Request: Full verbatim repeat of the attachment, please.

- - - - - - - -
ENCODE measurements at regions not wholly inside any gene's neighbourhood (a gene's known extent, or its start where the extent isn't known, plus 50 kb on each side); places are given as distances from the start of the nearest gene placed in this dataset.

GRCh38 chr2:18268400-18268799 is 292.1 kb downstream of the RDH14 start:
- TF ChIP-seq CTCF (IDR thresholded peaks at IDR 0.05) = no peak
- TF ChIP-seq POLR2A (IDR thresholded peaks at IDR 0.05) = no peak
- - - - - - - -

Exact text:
ENCODE measurements at regions not wholly inside any gene's neighbourhood (a gene's known extent, or its start where the extent isn't known, plus 50 kb on each side); places are given as distances from the start of the nearest gene placed in this dataset.

GRCh38 chr2:18268400-18268799 is 292.1 kb downstream of the RDH14 start:
- TF ChIP-seq CTCF (IDR thresholded peaks at IDR 0.05) = no peak
- TF ChIP-seq POLR2A (IDR thresholded peaks at IDR 0.05) = no peak